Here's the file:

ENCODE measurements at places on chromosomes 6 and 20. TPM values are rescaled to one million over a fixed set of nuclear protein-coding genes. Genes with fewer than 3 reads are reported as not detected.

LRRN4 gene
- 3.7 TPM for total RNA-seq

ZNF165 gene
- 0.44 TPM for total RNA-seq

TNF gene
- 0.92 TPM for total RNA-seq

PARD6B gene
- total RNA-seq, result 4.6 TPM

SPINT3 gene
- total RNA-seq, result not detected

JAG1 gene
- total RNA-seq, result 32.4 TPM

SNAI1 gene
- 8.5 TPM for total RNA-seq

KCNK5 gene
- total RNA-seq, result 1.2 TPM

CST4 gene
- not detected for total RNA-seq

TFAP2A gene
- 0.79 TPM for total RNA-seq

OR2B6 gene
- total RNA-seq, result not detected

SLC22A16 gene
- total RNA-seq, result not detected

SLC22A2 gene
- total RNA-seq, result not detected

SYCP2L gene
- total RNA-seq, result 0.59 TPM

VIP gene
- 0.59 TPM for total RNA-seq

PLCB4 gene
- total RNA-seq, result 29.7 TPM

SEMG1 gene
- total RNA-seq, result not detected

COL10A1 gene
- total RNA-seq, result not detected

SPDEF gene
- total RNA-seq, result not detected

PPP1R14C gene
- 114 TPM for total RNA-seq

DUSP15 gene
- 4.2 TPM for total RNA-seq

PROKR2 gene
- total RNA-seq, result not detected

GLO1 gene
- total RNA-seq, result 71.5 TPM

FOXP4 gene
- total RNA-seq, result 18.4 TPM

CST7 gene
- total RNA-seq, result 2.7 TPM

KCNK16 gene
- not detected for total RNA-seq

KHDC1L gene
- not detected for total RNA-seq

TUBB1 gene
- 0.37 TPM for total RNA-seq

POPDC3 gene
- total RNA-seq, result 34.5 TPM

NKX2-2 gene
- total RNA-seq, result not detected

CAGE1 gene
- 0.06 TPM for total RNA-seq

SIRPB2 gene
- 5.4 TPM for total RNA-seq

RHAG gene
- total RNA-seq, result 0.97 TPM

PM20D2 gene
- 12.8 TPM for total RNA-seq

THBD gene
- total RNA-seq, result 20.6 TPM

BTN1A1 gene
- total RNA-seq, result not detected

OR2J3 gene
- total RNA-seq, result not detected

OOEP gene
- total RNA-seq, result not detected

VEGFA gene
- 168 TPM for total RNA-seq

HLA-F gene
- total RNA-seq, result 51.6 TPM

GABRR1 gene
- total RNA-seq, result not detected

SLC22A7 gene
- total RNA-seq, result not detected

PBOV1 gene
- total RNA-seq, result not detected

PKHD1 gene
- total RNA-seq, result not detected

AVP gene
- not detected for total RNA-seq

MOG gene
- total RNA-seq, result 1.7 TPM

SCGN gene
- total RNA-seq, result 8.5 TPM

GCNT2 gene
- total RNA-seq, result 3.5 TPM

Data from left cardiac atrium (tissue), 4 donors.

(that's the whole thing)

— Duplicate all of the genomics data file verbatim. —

ENCODE measurements at places on chromosomes 6 and 20. TPM values are rescaled to one million over a fixed set of nuclear protein-coding genes. Genes with fewer than 3 reads are reported as not detected.

LRRN4 gene
- 3.7 TPM for total RNA-seq

ZNF165 gene
- 0.44 TPM for total RNA-seq

TNF gene
- 0.92 TPM for total RNA-seq

PARD6B gene
- total RNA-seq, result 4.6 TPM

SPINT3 gene
- total RNA-seq, result not detected

JAG1 gene
- total RNA-seq, result 32.4 TPM

SNAI1 gene
- 8.5 TPM for total RNA-seq

KCNK5 gene
- total RNA-seq, result 1.2 TPM

CST4 gene
- not detected for total RNA-seq

TFAP2A gene
- 0.79 TPM for total RNA-seq

OR2B6 gene
- total RNA-seq, result not detected

SLC22A16 gene
- total RNA-seq, result not detected

SLC22A2 gene
- total RNA-seq, result not detected

SYCP2L gene
- total RNA-seq, result 0.59 TPM

VIP gene
- 0.59 TPM for total RNA-seq

PLCB4 gene
- total RNA-seq, result 29.7 TPM

SEMG1 gene
- total RNA-seq, result not detected

COL10A1 gene
- total RNA-seq, result not detected

SPDEF gene
- total RNA-seq, result not detected

PPP1R14C gene
- 114 TPM for total RNA-seq

DUSP15 gene
- 4.2 TPM for total RNA-seq

PROKR2 gene
- total RNA-seq, result not detected

GLO1 gene
- total RNA-seq, result 71.5 TPM

FOXP4 gene
- total RNA-seq, result 18.4 TPM

CST7 gene
- total RNA-seq, result 2.7 TPM

KCNK16 gene
- not detected for total RNA-seq

KHDC1L gene
- not detected for total RNA-seq

TUBB1 gene
- 0.37 TPM for total RNA-seq

POPDC3 gene
- total RNA-seq, result 34.5 TPM

NKX2-2 gene
- total RNA-seq, result not detected

CAGE1 gene
- 0.06 TPM for total RNA-seq

SIRPB2 gene
- 5.4 TPM for total RNA-seq

RHAG gene
- total RNA-seq, result 0.97 TPM

PM20D2 gene
- 12.8 TPM for total RNA-seq

THBD gene
- total RNA-seq, result 20.6 TPM

BTN1A1 gene
- total RNA-seq, result not detected

OR2J3 gene
- total RNA-seq, result not detected

OOEP gene
- total RNA-seq, result not detected

VEGFA gene
- 168 TPM for total RNA-seq

HLA-F gene
- total RNA-seq, result 51.6 TPM

GABRR1 gene
- total RNA-seq, result not detected

SLC22A7 gene
- total RNA-seq, result not detected

PBOV1 gene
- total RNA-seq, result not detected

PKHD1 gene
- total RNA-seq, result not detected

AVP gene
- not detected for total RNA-seq

MOG gene
- total RNA-seq, result 1.7 TPM

SCGN gene
- total RNA-seq, result 8.5 TPM

GCNT2 gene
- total RNA-seq, result 3.5 TPM

Data from left cardiac atrium (tissue), 4 donors.